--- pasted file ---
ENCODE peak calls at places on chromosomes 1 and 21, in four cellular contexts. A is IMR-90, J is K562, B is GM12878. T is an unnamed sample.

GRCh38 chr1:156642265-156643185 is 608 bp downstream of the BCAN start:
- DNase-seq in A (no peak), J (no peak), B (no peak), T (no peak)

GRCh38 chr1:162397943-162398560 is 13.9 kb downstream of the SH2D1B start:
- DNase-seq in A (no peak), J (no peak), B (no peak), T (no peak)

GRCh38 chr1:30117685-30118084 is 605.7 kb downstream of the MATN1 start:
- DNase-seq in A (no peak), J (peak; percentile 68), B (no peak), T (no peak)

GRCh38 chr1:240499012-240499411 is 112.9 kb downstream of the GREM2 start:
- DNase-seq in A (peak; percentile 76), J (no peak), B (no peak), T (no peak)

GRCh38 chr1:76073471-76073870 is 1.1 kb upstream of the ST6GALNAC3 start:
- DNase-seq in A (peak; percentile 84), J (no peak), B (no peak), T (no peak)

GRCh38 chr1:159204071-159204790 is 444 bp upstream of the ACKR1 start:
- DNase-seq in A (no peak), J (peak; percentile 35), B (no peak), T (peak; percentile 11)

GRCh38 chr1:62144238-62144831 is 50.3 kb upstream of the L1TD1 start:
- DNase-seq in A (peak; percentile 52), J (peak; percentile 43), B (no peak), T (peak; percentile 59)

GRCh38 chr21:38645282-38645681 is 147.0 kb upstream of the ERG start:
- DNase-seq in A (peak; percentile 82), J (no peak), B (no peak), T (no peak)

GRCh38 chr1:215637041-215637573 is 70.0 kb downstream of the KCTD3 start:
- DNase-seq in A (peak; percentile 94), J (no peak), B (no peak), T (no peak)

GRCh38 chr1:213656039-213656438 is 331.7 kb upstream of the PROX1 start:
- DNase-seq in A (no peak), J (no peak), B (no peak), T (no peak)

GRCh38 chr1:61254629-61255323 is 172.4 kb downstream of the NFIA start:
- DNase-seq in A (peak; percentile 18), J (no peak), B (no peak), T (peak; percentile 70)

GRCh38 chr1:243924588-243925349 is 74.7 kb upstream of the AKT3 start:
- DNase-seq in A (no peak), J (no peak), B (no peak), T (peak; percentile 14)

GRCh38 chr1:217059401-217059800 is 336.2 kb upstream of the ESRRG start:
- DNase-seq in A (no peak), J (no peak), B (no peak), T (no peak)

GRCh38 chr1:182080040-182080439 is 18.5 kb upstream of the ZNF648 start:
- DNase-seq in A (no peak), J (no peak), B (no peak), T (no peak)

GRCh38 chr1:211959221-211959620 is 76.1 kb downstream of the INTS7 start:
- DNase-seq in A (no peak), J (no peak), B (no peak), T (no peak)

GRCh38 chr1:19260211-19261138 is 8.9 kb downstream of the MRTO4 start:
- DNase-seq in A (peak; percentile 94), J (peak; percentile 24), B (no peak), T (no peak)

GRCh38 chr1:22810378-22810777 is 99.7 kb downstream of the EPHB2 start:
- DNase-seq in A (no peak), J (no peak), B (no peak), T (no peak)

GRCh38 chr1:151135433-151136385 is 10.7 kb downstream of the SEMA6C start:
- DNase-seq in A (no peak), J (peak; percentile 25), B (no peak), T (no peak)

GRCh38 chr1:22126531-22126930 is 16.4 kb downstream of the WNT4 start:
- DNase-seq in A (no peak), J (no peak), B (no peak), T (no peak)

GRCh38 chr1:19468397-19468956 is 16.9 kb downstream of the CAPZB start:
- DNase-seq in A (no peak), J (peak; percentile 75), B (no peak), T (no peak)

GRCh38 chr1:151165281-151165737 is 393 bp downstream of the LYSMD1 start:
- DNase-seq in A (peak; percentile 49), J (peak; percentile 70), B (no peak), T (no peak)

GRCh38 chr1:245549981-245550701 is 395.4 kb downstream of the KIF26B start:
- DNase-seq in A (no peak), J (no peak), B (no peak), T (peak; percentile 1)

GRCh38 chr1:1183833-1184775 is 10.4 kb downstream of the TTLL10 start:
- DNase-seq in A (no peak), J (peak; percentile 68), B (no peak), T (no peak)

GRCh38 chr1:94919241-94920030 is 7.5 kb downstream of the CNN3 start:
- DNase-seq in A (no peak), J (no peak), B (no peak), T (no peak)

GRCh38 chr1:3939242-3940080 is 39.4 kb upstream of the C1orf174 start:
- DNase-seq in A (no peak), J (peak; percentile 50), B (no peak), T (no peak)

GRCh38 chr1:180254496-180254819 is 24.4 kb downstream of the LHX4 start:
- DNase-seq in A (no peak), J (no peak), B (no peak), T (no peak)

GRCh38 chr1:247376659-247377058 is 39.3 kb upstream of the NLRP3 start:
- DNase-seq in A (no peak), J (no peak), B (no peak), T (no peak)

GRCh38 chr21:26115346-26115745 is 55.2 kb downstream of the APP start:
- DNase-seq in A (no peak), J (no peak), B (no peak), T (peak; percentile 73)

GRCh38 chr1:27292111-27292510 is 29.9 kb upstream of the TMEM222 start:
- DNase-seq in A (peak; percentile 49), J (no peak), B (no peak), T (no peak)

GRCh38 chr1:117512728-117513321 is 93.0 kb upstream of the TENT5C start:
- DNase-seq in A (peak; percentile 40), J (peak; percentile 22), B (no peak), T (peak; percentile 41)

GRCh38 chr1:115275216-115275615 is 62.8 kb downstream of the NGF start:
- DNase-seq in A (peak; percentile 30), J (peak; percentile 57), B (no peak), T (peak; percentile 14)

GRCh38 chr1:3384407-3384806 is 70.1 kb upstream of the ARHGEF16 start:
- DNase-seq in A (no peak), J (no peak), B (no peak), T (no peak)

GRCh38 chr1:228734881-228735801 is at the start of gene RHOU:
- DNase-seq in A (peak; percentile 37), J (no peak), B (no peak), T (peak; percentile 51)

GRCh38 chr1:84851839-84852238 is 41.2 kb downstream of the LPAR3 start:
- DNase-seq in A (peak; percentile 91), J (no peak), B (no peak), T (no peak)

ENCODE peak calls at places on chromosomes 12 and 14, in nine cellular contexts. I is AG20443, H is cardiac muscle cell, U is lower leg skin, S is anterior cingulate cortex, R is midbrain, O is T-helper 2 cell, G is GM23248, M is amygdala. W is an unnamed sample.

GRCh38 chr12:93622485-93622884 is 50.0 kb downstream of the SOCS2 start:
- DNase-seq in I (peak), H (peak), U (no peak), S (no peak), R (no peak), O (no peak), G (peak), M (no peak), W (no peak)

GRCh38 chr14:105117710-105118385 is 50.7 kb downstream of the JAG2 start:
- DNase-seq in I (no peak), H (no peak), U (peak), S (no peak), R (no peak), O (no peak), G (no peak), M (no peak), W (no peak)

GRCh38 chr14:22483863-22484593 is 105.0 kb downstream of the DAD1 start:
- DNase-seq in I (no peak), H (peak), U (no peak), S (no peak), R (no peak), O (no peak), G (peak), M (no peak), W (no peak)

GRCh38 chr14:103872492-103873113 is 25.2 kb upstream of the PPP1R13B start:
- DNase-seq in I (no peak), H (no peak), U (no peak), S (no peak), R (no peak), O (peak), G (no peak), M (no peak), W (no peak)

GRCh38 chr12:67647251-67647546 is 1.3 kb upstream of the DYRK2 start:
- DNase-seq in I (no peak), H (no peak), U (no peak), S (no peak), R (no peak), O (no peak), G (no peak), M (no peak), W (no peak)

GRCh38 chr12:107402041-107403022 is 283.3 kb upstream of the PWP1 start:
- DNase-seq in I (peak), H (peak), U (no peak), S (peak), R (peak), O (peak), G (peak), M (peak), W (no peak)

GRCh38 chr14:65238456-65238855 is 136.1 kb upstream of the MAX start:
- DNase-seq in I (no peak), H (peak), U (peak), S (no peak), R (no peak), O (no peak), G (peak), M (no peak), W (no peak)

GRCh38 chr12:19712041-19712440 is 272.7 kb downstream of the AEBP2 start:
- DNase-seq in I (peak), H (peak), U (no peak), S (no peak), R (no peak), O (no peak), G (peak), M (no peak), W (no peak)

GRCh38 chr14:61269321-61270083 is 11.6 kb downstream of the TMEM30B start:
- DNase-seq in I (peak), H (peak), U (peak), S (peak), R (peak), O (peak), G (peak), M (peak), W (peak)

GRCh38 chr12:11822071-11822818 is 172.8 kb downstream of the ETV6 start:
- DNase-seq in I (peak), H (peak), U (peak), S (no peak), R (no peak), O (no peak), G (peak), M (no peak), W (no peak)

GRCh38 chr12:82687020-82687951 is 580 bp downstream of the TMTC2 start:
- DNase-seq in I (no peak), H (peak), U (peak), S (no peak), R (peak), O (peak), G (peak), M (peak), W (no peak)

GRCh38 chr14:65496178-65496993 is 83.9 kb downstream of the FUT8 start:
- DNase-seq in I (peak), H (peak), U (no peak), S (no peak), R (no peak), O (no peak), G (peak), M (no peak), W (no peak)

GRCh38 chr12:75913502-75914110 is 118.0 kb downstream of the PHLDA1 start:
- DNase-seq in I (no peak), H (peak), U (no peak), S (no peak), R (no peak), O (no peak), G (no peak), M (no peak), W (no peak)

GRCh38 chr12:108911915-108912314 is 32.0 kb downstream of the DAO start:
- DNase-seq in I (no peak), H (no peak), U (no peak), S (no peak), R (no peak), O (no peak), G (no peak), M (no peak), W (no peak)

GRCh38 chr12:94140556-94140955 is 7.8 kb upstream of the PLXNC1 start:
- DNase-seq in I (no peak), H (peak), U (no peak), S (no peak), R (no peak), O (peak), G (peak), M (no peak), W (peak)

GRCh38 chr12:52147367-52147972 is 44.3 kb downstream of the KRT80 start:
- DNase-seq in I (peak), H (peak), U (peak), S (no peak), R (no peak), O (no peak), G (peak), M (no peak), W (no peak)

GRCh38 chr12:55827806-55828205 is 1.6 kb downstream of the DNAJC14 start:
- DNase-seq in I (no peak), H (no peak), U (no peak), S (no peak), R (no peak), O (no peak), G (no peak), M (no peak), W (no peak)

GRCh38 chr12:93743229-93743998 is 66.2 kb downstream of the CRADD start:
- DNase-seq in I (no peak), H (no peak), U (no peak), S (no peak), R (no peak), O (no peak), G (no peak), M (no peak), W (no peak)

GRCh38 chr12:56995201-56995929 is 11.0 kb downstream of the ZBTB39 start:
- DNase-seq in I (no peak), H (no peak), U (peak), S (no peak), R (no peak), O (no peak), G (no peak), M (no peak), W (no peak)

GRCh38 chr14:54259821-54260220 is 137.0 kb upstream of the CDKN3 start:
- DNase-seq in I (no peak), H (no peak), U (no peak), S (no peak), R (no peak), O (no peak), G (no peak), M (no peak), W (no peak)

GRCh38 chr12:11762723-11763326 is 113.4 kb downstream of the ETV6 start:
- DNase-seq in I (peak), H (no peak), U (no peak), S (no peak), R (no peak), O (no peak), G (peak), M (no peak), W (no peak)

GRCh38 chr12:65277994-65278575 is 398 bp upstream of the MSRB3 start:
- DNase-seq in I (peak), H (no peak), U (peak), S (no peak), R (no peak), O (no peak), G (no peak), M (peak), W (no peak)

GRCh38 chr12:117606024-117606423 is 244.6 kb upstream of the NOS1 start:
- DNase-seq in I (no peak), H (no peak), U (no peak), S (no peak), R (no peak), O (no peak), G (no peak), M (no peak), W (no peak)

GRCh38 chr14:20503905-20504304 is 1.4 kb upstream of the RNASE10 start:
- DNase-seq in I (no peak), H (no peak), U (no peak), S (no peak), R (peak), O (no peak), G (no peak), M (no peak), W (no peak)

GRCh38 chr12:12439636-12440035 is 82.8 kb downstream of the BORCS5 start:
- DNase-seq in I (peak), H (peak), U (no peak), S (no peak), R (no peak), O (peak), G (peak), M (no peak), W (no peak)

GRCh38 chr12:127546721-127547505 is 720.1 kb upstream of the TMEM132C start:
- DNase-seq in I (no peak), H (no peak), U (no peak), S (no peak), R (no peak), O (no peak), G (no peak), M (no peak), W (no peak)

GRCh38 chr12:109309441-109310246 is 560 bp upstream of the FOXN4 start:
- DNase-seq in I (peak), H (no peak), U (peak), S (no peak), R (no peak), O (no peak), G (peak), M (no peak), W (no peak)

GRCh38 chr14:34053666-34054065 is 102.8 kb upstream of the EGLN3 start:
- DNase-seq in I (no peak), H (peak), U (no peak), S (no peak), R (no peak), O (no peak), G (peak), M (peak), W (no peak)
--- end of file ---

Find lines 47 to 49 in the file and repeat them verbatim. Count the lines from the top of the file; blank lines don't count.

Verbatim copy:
- DNase-seq in A (no peak), J (peak; percentile 68), B (no peak), T (no peak)

GRCh38 chr1:94919241-94920030 is 7.5 kb downstream of the CNN3 start:
- DNase-seq in A (no peak), J (no peak), B (no peak), T (no peak)